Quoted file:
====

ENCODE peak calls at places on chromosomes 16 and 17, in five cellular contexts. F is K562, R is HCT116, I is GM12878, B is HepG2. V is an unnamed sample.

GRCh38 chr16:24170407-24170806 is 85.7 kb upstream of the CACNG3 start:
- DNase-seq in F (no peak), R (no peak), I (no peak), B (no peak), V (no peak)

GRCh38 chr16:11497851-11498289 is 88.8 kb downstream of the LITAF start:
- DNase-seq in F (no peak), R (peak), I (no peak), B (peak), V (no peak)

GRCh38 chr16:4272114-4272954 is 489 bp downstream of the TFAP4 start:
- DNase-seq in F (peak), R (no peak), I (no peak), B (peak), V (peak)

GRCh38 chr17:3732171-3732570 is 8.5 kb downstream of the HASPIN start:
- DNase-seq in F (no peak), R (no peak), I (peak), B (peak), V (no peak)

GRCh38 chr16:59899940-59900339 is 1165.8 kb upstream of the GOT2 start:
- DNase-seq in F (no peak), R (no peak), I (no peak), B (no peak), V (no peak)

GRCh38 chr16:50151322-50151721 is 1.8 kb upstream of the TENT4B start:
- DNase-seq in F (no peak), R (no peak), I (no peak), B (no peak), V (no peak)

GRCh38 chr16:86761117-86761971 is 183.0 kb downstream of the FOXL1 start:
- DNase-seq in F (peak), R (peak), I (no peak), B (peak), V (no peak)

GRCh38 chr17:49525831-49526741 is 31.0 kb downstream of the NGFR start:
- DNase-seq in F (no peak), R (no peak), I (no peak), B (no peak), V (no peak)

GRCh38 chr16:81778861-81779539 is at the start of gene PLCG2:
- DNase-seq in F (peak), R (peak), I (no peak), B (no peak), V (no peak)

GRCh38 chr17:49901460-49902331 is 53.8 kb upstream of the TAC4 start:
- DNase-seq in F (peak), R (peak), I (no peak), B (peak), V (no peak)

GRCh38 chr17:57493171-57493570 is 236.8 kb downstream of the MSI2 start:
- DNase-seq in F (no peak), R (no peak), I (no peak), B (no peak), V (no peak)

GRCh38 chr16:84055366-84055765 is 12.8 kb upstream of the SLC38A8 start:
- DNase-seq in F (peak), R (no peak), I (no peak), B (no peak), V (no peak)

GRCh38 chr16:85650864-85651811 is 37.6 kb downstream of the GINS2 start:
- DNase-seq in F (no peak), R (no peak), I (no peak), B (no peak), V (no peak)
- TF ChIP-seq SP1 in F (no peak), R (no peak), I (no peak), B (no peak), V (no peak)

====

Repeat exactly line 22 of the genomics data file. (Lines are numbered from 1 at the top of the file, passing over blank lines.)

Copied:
GRCh38 chr17:57493171-57493570 is 236.8 kb downstream of the MSI2 start: